Desperation is Not a Marketable Soft Skill

No-one-ever-hires-a-stalkerYou’re looking for a job. Or maybe more accurately: you really need a job… now.

You’ve tried everything, and it seems no one recognizes your potential; that you’d be a great employee… at any company, for any work! All you need is for someone to see you for what you are. Right?

Trouble is, they may already have seen the “real” you. If you’ve done any of the following, they may already have classified you, no matter how well you might be able to do the job on paper, as desperate:

  • Applied for the same job more than once
  • Called or emailed more than once in any 72 hour period to “check on your application”
  • Visited Human Resources in person just to make sure they received your resume
  • Within one week of the in-person interview, called or emailed more than twice to check on your status as a candidate
  • Left message after message after message for the recruiter… even though you’ve received no correspondence from the person that interviewed you

Yes, you want to be perceived as eager, and passionate. However, you don’t want to cross the line and go from being perceived as a high-quality, professional candidate – to being placed in the desperate bucket.

Desperate shows. On your face, in your body language, in your voice and the words you choose in emails. Recruiters spot it a mile away. And they don’t hire the desperate.

Follow these guidelines, and you’ll stay top of mind with the recruiter… without raising red flags:

While submitting your application and pursuing an interview:

  • Apply once online for only those jobs that meet your qualifications; do not apply repeatedly – trust us, the recruiter received your application
  • Follow-up by phone 72 hours after your application; express your interest and ask to speak directly with the hiring manager or recruiter
  • One week after the application was sent, follow up via snail-mail with a cover letter and high-quality resume
  • If you still don’t hear anything in return… accept the fact they are not interested – move on

After the interview:

  • Within 48 hours of the interview, send a digital thank you (email or DM tweet) expressing your interest
  • Within one business week, make one follow-up phone call to the recruiter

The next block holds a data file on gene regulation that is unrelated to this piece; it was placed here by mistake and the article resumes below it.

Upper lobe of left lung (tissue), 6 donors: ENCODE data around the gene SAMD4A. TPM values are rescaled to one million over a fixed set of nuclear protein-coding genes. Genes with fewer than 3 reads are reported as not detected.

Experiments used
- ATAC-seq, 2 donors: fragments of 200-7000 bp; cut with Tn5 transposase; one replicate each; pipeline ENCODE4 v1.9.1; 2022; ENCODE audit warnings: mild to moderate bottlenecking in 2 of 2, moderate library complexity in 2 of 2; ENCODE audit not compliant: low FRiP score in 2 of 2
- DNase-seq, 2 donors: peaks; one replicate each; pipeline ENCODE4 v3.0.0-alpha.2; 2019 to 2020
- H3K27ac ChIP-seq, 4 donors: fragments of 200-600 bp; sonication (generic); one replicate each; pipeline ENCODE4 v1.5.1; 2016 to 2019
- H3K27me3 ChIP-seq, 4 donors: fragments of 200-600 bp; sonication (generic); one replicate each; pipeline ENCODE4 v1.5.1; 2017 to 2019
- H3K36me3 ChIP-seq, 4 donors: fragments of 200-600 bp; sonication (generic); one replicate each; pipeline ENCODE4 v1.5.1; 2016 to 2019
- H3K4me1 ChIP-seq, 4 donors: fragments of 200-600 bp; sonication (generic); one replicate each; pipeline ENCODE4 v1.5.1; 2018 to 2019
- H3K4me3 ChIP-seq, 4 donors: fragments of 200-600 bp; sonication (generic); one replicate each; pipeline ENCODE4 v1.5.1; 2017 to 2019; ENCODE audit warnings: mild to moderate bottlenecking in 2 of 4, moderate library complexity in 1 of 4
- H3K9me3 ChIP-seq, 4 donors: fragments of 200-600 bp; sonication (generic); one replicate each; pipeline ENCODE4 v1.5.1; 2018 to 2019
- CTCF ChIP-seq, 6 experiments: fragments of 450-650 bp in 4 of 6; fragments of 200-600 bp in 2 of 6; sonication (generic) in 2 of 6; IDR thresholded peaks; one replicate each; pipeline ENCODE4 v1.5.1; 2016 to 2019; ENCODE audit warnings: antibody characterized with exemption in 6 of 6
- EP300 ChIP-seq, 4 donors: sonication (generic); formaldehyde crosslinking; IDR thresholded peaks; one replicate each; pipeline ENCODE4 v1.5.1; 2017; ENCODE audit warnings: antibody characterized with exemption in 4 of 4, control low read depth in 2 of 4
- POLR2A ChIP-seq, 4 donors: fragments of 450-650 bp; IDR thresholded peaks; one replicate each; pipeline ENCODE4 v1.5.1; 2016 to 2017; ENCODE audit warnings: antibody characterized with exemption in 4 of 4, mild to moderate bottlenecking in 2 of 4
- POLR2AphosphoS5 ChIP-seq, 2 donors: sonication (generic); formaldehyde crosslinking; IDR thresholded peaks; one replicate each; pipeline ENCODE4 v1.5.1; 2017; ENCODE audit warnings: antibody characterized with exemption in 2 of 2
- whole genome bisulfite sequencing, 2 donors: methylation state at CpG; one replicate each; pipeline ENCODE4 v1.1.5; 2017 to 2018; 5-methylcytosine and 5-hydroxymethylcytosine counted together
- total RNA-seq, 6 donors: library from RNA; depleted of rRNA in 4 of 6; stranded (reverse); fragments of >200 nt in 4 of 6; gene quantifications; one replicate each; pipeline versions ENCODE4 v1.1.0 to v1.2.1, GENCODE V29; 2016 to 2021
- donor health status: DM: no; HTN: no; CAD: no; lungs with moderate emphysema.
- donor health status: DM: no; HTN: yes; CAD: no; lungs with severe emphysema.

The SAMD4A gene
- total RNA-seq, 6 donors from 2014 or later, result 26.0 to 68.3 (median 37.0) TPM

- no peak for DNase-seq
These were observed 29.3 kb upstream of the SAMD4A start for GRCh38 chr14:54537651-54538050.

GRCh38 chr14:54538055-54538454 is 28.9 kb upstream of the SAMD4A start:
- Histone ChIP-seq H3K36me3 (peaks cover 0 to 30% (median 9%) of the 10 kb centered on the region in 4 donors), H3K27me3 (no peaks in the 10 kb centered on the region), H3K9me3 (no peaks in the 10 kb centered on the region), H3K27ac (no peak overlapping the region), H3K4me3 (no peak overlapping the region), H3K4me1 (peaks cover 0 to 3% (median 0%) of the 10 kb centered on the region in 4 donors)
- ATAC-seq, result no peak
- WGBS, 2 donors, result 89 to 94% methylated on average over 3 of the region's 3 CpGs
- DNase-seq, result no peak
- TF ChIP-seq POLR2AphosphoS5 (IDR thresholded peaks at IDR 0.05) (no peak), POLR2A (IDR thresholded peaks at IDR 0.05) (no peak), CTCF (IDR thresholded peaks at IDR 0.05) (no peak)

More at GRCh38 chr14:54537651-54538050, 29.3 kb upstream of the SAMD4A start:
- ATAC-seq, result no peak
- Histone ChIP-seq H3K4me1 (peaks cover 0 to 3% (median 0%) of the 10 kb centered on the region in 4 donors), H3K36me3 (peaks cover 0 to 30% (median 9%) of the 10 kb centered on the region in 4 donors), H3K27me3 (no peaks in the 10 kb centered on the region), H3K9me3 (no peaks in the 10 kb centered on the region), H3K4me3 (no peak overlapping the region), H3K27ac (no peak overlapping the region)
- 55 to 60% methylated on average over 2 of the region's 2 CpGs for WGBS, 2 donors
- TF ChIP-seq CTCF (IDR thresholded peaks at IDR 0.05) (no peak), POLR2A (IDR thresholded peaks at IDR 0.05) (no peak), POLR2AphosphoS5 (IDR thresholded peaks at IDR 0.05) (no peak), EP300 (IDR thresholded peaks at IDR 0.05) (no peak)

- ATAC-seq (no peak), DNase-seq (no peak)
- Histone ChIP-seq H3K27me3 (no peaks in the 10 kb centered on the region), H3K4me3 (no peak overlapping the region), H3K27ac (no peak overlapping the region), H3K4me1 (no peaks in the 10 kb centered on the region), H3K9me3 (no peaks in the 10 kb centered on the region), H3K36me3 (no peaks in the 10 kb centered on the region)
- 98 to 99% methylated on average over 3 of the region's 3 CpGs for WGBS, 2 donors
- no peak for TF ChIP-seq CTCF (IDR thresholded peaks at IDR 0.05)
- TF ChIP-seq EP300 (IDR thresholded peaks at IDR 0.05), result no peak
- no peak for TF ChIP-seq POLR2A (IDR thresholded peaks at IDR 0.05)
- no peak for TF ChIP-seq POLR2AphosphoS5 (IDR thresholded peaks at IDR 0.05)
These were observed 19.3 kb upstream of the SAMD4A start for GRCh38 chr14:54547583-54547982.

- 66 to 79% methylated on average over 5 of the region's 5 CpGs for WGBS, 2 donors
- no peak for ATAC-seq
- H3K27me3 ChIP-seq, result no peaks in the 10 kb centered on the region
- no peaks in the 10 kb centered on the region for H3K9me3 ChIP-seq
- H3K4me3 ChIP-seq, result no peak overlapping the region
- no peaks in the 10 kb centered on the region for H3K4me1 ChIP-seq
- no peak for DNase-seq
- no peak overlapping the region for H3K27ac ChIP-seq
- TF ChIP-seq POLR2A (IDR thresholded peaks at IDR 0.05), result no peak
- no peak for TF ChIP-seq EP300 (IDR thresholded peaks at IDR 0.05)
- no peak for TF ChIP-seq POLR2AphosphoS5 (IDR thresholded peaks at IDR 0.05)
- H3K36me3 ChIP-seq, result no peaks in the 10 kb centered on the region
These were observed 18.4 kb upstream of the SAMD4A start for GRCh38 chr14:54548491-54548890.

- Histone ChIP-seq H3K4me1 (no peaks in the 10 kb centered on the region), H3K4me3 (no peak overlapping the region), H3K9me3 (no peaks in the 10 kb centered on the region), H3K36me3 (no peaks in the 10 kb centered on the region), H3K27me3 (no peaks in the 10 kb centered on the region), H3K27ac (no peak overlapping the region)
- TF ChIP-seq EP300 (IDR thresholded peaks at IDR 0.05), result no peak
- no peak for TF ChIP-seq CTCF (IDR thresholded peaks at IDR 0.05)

• If you do not speak directly to the recruiter during that call, and do not hear from them within the next 48 hours after your initial call, send a snail-mail thank you card and succinctly state how you are a great fit for the company’s culture, and are the best candidate
  • If you were told that a decision would be made or you would hear back by a certain date, follow Steven Levy’s “Promised Plus 1” rule
  • If you still do not hear anything in return… accept the fact they are not interested and move on to the next company on your target list (you do have a list of employers you want to target, right?)

Be eager. Exhibit your passion. However, desperation is not a “soft skill” sought after by employers – so also show patience and professionalism. You’ll avoid the desperate label – and get that second interview, and a job!

 

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Mark Babbitt AuthorAbout the Author: CEO and Founder of YouTern, Mark Babbitt is a serial mentor who has been quoted in the Wall Street Journal, Mashable and Forbes regarding job search, career development, internships and higher education’s role in preparing emerging talent for the workforce. A keynote speaker and blogger, Mark’s contributions include Huffington Post, Bloomberg News, Switch and Shift, and Under30CEO.

Mark has been honored to be named to GenJuice’s list of “Top 100 Most Desirable Mentors,” HR Examiner’s “Top 25 Trendspotters in HR” and CareerBliss’ “Top 10 Gen Y Career Experts.” Mark is currently working on two new books: “A World Gone Social: How Companies Must Adapt to Survive (AMACOM, August 2014) with Ted Coine and “The Ultimate Guide to Internships (And Making Your College Years Matter Again)” (Allworth, September 2014). Questions? Contact Mark on Twitter.

 

 

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